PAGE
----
“Unbreakable Kimmy Schmidt” almost didn’t make it to air, but now, the comedy is looking ahead to seven potential Emmy wins this September.
“Kimmy’s” turnaround exemplifies the age of television we’re living in today. It’s not just a golden age, it’s an age of rebirth.
The Tina Fey and Robert Carlock-created “Kimmy” isn’t the only series Netflix has “adopted” from another network recently. The streaming service greenlit a fourth season of Western drama “Longmire,” after it was cancelled by A&E for failing to strike gold in young demos. Netflix already streams the earlier seasons of “Longmire,” and new episodes bow Sept. 10.
As “Longmire” co-creator John Coveny observed at this summer’s Television Critics Assn. press tour, “Netflix said, ‘We want human beings to watch this show — if it has heart and soul to it, we need that piece in the Netflix family.’”
Exec producer Greer Shephard added, “We’re mercifully with a wonderful company now that values viewers over demos and we’re benefiting from that.”
Earning a reputation as the patron saint of cancelled shows, Netflix also gave AMC’s “The Killing” a send-off season last year, and revived Fox’s “Arrested Development” seven years after its untimely ending, with plans for another season under way.
“It’s certainly a fan landscape right now. The audience has so much control and say and a true vote,” says Hulu head of originals Beatrice Springborn, who was integral in picking up a fourth season of “The Mindy Project” after Fox let it go.
“We really do pay attention to social media,” she says. “Even though we were in the process of saving ‘Mindy’ while the #savethemindyproject Twitter campaign was going on, it certainly boosted and reinforced our decision to pick up a show that had such a fanatic following.”
“‘Mindy’ was such a huge performer on Hulu before we even considered picking up original (episodes). Because it had such an established fanbase and such a vocal fanbase, we also knew we would get those loyal viewers who were watching Fox to come to Hulu and they would come to subscribe,” Springborn adds. “There really wasn’t that much discussion. It was like, ‘Oh, great, Fox is canceling ‘Mindy.’”
A similar twist of fate worked out for “Community” last season. After NBC axed the fan-favorite laffer, Yahoo Screen stepped up for a sixth season, putting the digital company on the original programming map. Although digital outlets don’t release ratings — making it difficult to discern how these shows actually perform — Yahoo execs have said they’re exploring opportunities to extend the series with “Community’s” production company Sony.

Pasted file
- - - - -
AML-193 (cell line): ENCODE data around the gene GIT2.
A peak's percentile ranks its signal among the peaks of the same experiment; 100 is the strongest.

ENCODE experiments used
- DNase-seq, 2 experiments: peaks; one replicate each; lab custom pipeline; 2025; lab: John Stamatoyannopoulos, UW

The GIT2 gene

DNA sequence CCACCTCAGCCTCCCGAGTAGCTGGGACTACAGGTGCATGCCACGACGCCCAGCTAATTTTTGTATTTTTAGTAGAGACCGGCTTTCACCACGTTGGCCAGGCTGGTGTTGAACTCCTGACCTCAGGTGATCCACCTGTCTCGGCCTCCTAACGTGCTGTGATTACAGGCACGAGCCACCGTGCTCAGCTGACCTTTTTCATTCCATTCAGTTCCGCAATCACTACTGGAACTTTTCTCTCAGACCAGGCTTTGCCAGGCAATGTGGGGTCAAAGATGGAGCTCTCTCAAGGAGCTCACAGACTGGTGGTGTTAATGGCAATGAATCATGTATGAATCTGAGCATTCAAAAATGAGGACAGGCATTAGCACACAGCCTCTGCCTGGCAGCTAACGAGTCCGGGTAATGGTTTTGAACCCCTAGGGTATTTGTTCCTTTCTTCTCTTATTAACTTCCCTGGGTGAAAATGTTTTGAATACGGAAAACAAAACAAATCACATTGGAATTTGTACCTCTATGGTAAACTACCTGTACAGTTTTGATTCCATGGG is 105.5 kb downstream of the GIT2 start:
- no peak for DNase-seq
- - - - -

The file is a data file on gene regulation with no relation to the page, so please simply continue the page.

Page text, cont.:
Streaming services are the go-to outlets for studios to pitch when the cancellation axe falls, but series aren’t only resurrected online.
After a tumultuous run on CBS, crime procedural “Unforgettable” somewhat ironically landed at A&E (proving they don’t just lose shows like “Longmire,” they’ll revive shows too). New episodes of the Poppy Montgomery starrer are expected to bow later this year.
That model follows the success of “Cougar Town,” which came to an end last spring after six seasons. It was almost a goner three years earlier, when ABC cancelled the Courteney Cox vehicle. Then TBS came to the rescue and aired 41 more episodes. The upside for the cabler, in terms of above-average ratings and increased media buzz, was almost instantaneous.
However, even shows with significant fanbases can face obstacles on the road to resurrection if the stars aren’t properly aligned.
“Hannibal,” which NBC let go after three seasons, launched a Twitter revival campaign, thanks to the show’s avid “Fannibals,” and garnered enough interest to put the #SaveHannibal hashtag onto trending topics.
“The fact that the fannibals have been so passionate about the show and so enthusiastic, it always helps,” “Hannibal’s” Bryan Fuller told Variety of the show’s rabid following. “It may not be the thing that seals the deal, but it is an indicator of audience interest.”
But with the series’ current seasons housed on Amazon, Netflix execs weren’t interested in continuing a show to which it didn’t have library rights. Amazon execs passed as well, saying they prefer original properties to define their emerging network. Fuller, who went down a similar road with ABC’s “Pushing Daisies,” is continuing to explore other options.
In a move closer to what Netflix did with “Kimmy Schmidt,” Amazon did nab the Bryan Cranston-produced pilot “Sneaky Pete,” which was passed over by CBS. Written by David Shore and starring Giovanni Ribisi, the potential drama series is now part of the digital outlet’s public pilot-testing process.
In another sign that Hollywood is getting closer and closer to a time when no TV show, or even pilot, ever really dies, the CW’s lone new fall offering, “Crazy Ex-Girlfriend,” was originally made for corporate sibling Showtime. Although the raunchy half-hour, created by and starring Internet sensation Rachel Bloom, had to be retooled to work as an hourlong series and to meet appropriate audience standards for the younger-skewing CW, they were small prices to pay to actually get on the air.
As we head into another season of inevitable cancellations, and possibly one or two announced series not even making it to air on the network that picked them up, producers should look on the bright side. In today’s media landscape, every TV death is an opportunity for a new beginning.